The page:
I leveraged the image carousel and the captions to provide more information about the trip to Mars. This content could be presented in a number of ways, but I like to give the user a way to touch the screen and this is a good interaction type for that. I also increased the size of the caption text.

e-learning image carousel interaction

Lesson 4: Fun Facts & Trivia about Mars

This lesson includes a lot of features. There’s a clickable image gallery. Again, the animated .gifs look nice and pull you in. Click on the thumbnail to zoom in and see the entire image.

I attached some additional content and you can download a PDF.

The Mars Trivia section includes a couple of dividers. One just holds back information until the user is ready and clicks. And the other forces the user to complete the interaction before advancing.

e-learning lock navigation

The trivia section includes two different types of knowledge checks: traditional quiz question and one that requires watching a video before answering.

Lesson 5: Did You Know?

There are a few different ways to insert videos into a Rise lesson. This is the pre-built lesson block which is full width and contains no additional content.

If you want to add additional content like text to the video block, you’ll need to create a custom block and insert the video that way. That’s what I did in lesson 8.

Lesson 6: Explore the Rover

This is the lesson that generated the most questions (and will require an additional blog post and tutorial). One of my favorite features is the Storyline block in Rise. In this lesson, I create a single slide interaction in Storyline, the 3D Rover, and inserted it into Rise.

For the Storyline module, I created a transparent player and got rid of the player features so it sits in the block and looks like it’s part of the Rise lesson and not something inserted into it.

e-learning interactive Mars Rover

This block gives me the best of both worlds: fast and easy production in Rise coupled with custom interactivity from Storyline. I’ll do a more detailed write up on how I created the 3D Storyline interaction in an upcoming post.

Lesson 7: Access Mars – Virtual Reality

This only works in the Chrome browser.

This is a webpage inserted into Storyline as a web object. And then the Storyline slide is inserted into Rise. It lets you navigate Mars in virtual reality.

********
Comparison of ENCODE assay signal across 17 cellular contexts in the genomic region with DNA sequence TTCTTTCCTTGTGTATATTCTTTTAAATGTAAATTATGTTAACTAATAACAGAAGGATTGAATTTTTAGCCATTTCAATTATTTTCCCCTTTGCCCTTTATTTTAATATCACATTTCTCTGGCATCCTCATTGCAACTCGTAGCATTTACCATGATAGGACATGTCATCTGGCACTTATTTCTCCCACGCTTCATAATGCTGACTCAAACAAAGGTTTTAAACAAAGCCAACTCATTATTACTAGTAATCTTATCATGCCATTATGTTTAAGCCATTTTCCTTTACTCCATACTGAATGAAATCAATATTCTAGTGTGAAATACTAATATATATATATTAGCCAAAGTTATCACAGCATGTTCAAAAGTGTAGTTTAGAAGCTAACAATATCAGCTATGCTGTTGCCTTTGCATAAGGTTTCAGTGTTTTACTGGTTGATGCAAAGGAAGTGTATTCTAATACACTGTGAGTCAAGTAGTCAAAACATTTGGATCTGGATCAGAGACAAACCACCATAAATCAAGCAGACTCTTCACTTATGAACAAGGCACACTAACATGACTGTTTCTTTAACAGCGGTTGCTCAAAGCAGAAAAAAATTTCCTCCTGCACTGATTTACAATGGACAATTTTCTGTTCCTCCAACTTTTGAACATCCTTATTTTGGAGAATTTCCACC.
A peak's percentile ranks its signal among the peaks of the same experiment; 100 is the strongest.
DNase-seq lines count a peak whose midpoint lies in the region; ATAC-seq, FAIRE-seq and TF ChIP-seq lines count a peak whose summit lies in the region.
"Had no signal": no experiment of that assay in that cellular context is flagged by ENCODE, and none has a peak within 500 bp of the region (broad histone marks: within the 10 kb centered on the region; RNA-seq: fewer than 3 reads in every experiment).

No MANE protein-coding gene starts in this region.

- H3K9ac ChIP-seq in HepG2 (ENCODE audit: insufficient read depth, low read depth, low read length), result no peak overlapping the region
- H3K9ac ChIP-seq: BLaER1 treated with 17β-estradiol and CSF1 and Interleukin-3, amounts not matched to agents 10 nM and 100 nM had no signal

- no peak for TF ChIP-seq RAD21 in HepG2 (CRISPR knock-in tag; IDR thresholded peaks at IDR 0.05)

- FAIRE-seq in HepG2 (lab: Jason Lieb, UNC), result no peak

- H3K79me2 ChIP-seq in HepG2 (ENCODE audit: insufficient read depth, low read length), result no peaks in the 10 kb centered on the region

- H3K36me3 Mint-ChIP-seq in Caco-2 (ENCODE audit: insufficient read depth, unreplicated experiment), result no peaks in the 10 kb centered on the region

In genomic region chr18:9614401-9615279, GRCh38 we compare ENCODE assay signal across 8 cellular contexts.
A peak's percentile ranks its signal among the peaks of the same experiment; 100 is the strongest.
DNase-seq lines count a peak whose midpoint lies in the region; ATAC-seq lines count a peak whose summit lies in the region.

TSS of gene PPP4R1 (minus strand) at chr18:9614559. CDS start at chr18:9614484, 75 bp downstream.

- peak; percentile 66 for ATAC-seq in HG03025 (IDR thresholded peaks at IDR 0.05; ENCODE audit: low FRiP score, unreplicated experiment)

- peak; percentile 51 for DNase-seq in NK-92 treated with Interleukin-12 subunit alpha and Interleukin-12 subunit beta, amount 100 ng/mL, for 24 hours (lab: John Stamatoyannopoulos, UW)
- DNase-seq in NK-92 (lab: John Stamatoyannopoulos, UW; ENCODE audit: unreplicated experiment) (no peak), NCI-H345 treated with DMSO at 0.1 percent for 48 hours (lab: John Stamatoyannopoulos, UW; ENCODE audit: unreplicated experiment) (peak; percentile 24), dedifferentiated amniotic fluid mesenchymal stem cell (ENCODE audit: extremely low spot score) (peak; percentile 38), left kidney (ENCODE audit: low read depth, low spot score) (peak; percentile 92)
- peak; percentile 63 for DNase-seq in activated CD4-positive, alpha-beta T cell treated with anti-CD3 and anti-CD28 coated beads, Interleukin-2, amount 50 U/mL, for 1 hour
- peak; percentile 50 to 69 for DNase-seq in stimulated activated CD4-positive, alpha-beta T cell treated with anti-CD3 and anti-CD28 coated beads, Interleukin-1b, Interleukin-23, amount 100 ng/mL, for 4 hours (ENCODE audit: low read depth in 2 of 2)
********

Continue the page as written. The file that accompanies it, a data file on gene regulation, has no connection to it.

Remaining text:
e-learning Mars rover virtual reality 360

For course developers, this means you can insert all sorts of interactive web content into your Rise courses using web objects and the Storyline block.

Pretty cool, huh?

Lesson 8: Rover POV – Five Years on Mars

This is a different way to insert a video. In lesson 5, I inserted the video as a video block. In this lesson, I inserted it using custom blocks. The advantage of the custom blocks is being able to combine more blocks with additional content, interactions, and knowledge checks.

Lesson 9: 3D Ride Along with Rover

This is yet another way to insert a video. In this case, the video comes from YouTube and it’s also 360 so you can move around the screen. This really opens up what you can do with your videos, especially as the 360 video production is becoming more affordable. Look at how inexpensive the cameras are.

e-learning insert Youtube Mars rover 360

I did notice that the 3D doesn’t work on my smartphone iPhone 6 (it did work on my Android Pixel 2XL), which is something to keep in mind when adding media content to your courses: be sure to test different devices.

Lessons 10: Free Posters

Just another image gallery. Secretly I just wanted to point to the free posters. They’re pretty cool. I did use an animated .gif for the title image.

Again, those animated .gifs just add a lot of pop to the course content.

Lessons 11-13: Inserted Web Sites

Adding resource links is pretty common. These lessons are are the URL/embed blocks. As you can see Rise pulls in the metadata from the site to make the link more interesting. You can turn that off if you want.

e-learning Mars training program ASU

So there you have it, a really quick run through of the Rise Rover demo module. From the Rise perspective, it’s super easy to build. It’s just a matter of collecting your content, determining the lesson structure, and then dropping it in. Just don’t tell your boss how easy it is.

What I think really wowed people was how nice the content looks. Part of that is the way Rise handles lessons and makes everything nice and clean. And the other part is that I had great assets from which to work.

I’ll do a followup post on the 3D rover interaction in Storyline. Let me know if you have any more questions about this module and go check out all of that great content on the Mars site.


Download the fully revised, free 63-page ebook: The Insider's Guide to Becoming a Rapid E-Learning Pro

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Upcoming E-Learning Events

  • Antwerp: Nov 7. Articulate User Day 2017. Register here.
  • Utrecht: Nov 9 & 10. Articulate User Day 2017. Register here.
  • London: November 13 & 14. Articulate Community Roadshow. Register here.
  • Manchester: November 16 & 17. Articulate Community Roadshow. Sold Out. Register here.
  • Webinar (University of California Irvine): December 13. How to Build a Professional E-Learning Portfolio. Register here.
2018
 

Free E-Learning Resources

Want to learn more? Check out these articles and free resources in the community.

Here’s a great job board for elearning, instructional design, and training jobs

Participate in the weekly elearning challenges to sharpen your skills

Get your free PowerPoint templates and free graphics & stock images.